The old quarter of Hanoi is festooned in red and gold. Paper lanterns hang above every other storefront; Vietnamese flags (a single golden star on a red field) are mounted on staffs every few steps in-between. People are decked out in t-shirts and headbands--most with some variation on the phrase "I ♥ Ha Noi"--in either English or Vietnamese. Many people have gone even further with the self-decoration, placing red stickers (in the shape of either a heart or a waving flag) with yellow star at center onto their cheeks or forehead. There's an excited buzz I've never felt before.
I tried to calculate the number of people out on the streets for the festivities. I started low. The number was easily in the thousands, sure. It was clearly at least in the tens of thousands. Could it be higher? I tried comparing what I saw with recollections of how crowded it felt times I'd left a sporting event or concert where the attendance was announced at over 50,000. There had to be at least that number of people out on the streets of Hanoi now. There had to be at least that number milling about just in the short stretch along Hoan Kiem Lake where I stood. With similar sized crowds wrapping all the way around the lake, there had to be hundreds of thousands of people out. Could there be as many as a million people in-town for the celebrations?
I guess I have no true idea how many zeroes a close estimate would have, but it's obvious: Hanoi has been the place to be today.
Hanoi was founded in the year 1010. So, this year, 2010, marks the city's 1,000th anniversary. Whoever organized the celebrations was a further step cleverer in scheduling on just which date which they would fall. Today's date is 10.10.10. And ten cubed: 10 x 10 x 10 = 1,000.
The great majority of people here seem to be neither local nor foreign, but appear to have come in from other parts of Vietnam. I see lots of people consulting maps of the city as they walk around the central lake. Another pre-requisite I've noticed to taking part in the bash: eating ice cream? At one point yesterday afternoon I paused and scrutinized to be sure. Yes, out of the dozens of people walking in my direction, every last one was eating an ice cream bar. Were there free samples being given out somewhere?
Cotton candy, balloons, glowing Cyalume toys, and informal sausage-on-a-stick-style street food were all for sale. It's been a great atmosphere.
Some people are getting dressed up for the occasion. Groups of women are decked out in ao dais, a long, flowing traditional Vietnamese dress. These aren't uncommon: I've seen them worn in other cities I've passed through. But clearly, some people are putting on their most-colorful, fanciest finest for the occasion.
One happy contingent I encountered working their way around the lake yesterday evening: swarms of people around university age holding up signs offering "free hugs". I guess the free-hug phenomenon has been no exception to globalization, though most countries across Asia strike me as unlikely places for such a touchy-feely movement to take hold. As expected, the group didn't seem to have many takers walking around the lake, despite that many of their signs were bi-lingual. Upon seeing my foreign face at a distance, the free-huggers zeroed in on me. Cheers, smiles and several hugs ensued when I was found to be one of the rare passers-by actually willing to accept their offer.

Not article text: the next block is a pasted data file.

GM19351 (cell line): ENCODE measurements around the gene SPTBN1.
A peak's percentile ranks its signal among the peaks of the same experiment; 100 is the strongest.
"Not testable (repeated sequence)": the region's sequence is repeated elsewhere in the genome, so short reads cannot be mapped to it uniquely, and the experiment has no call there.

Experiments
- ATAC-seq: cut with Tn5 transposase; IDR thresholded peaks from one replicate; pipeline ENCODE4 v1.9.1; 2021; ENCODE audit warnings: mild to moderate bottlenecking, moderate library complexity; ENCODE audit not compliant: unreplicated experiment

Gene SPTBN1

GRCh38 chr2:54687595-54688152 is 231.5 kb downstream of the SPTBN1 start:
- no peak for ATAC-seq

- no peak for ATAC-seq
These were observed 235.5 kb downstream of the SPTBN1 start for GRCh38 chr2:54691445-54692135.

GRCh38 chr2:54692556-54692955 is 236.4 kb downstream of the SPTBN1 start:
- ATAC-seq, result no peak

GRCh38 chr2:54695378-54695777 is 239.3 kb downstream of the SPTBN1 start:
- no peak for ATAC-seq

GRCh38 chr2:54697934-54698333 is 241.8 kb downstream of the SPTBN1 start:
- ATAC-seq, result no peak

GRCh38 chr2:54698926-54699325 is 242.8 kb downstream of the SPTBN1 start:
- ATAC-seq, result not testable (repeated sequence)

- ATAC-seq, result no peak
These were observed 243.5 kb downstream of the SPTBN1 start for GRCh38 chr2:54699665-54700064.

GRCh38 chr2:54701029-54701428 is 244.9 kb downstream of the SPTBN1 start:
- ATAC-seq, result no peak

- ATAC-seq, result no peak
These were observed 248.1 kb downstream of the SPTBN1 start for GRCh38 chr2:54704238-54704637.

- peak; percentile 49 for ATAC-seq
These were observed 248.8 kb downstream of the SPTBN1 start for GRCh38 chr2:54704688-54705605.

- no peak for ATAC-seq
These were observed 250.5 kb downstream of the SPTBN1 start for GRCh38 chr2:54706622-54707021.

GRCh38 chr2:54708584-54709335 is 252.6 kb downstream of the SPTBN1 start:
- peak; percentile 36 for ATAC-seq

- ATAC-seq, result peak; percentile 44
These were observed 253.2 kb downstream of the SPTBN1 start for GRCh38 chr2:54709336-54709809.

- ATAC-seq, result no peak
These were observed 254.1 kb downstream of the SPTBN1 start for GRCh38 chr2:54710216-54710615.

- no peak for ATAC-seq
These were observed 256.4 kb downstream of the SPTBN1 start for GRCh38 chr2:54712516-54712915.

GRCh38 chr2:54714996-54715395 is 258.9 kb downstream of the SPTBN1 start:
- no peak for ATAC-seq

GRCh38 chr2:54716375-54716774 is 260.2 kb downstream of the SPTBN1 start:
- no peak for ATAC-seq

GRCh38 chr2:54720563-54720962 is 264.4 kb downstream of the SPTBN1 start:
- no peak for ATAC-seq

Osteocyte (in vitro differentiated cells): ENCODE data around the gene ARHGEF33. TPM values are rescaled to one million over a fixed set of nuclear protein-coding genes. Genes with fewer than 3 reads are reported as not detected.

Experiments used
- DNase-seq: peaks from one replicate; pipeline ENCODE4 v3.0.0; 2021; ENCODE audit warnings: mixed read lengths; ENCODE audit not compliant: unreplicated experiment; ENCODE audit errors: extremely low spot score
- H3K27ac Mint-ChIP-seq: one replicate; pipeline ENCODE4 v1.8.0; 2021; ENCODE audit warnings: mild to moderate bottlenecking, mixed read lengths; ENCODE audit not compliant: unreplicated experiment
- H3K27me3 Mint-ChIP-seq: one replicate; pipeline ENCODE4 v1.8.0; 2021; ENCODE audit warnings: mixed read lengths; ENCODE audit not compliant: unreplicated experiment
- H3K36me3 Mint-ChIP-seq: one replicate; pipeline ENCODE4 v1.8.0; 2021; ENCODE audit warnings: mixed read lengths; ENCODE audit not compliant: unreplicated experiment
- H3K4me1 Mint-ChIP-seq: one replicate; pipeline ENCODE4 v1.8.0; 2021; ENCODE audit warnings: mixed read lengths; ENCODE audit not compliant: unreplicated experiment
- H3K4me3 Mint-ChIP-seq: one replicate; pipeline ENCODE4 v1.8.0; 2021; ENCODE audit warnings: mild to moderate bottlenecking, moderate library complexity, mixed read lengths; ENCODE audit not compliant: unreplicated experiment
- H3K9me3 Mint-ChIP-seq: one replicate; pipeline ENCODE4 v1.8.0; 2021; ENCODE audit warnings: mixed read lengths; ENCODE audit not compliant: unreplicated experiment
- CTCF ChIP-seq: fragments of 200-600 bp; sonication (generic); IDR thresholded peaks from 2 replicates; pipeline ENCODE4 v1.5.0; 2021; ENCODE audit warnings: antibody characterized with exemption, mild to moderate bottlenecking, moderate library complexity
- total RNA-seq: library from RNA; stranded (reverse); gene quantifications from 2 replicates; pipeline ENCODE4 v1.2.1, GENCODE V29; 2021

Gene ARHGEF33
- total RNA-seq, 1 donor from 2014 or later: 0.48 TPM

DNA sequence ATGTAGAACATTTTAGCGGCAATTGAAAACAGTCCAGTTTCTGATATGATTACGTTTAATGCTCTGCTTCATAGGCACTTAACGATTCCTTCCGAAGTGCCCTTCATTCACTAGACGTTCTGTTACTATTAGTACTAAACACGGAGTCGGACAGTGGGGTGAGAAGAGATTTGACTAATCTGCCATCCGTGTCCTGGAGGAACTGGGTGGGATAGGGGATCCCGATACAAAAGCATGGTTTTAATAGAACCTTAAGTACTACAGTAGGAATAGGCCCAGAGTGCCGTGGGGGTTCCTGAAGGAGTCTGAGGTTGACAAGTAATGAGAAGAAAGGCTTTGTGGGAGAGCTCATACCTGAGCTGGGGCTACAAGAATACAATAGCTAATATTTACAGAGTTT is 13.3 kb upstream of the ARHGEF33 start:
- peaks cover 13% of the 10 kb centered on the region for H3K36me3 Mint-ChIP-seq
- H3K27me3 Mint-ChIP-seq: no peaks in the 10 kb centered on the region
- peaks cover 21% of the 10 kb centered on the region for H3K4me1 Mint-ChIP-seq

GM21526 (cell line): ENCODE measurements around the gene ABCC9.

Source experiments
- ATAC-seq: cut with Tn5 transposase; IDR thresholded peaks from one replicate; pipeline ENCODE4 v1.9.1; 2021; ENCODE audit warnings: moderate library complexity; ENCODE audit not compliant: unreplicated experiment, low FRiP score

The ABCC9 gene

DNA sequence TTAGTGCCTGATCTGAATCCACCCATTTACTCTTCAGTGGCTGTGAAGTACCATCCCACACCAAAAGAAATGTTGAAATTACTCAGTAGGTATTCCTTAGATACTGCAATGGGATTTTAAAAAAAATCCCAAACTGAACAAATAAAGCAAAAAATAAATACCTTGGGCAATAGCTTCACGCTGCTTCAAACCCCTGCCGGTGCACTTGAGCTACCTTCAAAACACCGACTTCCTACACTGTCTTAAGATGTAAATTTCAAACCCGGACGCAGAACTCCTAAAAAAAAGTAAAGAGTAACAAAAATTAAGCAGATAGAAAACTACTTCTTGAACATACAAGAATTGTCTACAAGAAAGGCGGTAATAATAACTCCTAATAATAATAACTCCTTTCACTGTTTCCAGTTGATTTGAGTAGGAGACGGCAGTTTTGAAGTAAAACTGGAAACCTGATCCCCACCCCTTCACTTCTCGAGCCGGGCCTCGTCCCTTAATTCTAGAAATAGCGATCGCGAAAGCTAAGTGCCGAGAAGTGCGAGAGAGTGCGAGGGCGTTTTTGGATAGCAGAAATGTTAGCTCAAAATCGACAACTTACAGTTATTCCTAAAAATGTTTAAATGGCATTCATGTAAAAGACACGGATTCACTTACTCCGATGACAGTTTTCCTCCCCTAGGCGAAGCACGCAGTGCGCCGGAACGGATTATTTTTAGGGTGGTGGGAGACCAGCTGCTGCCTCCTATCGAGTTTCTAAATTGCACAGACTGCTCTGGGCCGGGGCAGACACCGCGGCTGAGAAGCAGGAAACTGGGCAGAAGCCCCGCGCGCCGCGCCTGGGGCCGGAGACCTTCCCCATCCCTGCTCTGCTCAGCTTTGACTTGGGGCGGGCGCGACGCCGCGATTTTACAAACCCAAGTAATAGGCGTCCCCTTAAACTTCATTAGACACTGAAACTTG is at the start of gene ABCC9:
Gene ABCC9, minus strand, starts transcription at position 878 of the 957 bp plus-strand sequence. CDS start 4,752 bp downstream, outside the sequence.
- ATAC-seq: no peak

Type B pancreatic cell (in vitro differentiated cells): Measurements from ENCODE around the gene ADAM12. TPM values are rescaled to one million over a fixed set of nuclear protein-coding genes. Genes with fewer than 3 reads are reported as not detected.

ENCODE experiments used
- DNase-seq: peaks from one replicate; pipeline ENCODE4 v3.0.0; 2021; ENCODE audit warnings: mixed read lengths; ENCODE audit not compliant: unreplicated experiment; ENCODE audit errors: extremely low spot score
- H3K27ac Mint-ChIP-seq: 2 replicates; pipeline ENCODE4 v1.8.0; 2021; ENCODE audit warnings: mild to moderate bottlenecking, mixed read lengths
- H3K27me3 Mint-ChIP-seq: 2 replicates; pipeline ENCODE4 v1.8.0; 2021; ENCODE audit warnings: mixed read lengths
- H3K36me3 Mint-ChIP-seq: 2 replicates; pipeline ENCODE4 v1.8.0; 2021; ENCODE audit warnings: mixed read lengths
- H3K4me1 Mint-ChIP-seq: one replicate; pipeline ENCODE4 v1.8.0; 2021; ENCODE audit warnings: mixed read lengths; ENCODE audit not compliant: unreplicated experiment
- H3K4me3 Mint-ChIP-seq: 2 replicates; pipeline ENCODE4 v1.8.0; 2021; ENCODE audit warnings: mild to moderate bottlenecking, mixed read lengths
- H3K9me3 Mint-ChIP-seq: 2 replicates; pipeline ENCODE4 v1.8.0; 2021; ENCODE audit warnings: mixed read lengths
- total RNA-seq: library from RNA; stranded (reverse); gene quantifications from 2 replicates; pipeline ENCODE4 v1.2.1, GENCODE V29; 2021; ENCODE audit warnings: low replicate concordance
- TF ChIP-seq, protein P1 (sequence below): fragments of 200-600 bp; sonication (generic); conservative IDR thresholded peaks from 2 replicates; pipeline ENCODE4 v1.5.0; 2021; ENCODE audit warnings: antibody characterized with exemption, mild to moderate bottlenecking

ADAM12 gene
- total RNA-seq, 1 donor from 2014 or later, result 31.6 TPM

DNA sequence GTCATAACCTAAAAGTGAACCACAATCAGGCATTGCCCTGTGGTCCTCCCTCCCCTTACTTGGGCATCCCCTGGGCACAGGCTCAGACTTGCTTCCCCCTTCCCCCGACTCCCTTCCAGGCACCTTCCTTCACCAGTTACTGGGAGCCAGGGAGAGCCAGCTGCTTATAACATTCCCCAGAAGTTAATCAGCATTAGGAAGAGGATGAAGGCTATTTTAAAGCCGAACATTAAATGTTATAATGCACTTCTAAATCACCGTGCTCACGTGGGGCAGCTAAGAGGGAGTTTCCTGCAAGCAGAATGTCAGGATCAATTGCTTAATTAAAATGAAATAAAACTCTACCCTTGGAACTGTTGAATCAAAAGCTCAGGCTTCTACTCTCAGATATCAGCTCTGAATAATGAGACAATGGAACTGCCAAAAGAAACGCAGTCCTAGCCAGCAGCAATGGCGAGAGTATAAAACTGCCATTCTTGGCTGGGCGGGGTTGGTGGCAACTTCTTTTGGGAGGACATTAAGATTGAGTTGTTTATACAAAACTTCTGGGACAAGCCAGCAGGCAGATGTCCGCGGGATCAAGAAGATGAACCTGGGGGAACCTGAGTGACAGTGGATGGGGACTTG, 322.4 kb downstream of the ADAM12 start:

I sent a desperate last-minute request to two people on Couchsurfing. Both potential hosts responded fairly quickly, but with unsurprising news: no place to stay. One already had two other guests at his apartment.
I decided that I'd have to leave Hanoi and head on to some other town just to find a place to sleep for the night. I'd had little sleep--and none of it good--on the overnight bus journey in. I was dazed, but figured I'd enjoy what I could of the event before leaving. Even without all the special activity keyed to the 1,000th anniversary events throughout the city, I was entranced and intrigued by Hanoi. The narrow alleys of the old quarter were sensory, winding, and alive. As I made my way through different corners of the old quarter, I'd stop at every hotel I came across. Each delivered the same response when I asked about a bed for the night:
"You want to stay tonight! Sorry. Full."
In the end, I finally did find a place to stay. The initial response was the same, but the woman working at reception must have decided to take pity on me.
"Are you... are you just one person?," she asked.
"Yeah. I just need a single," I said.
"Well. There is one room. No air-con: just a fan. You won't have a bathroom of your own. You'll have to come down to the ground floor for that. $10 USD a night."
I'd already been told "no vacancy" by at least 20 other hotels, including the sketchiest of backpacker dormitories. Any bed at all sounded not just reasonable, but miraculous.
"Okay. I'll take it," I said, not believing my luck. I had already resigned myself to getting some bus out of Hanoi and missing all the festivities.
I'm so glad I managed to find a place to stay. This has been one phenomenal party.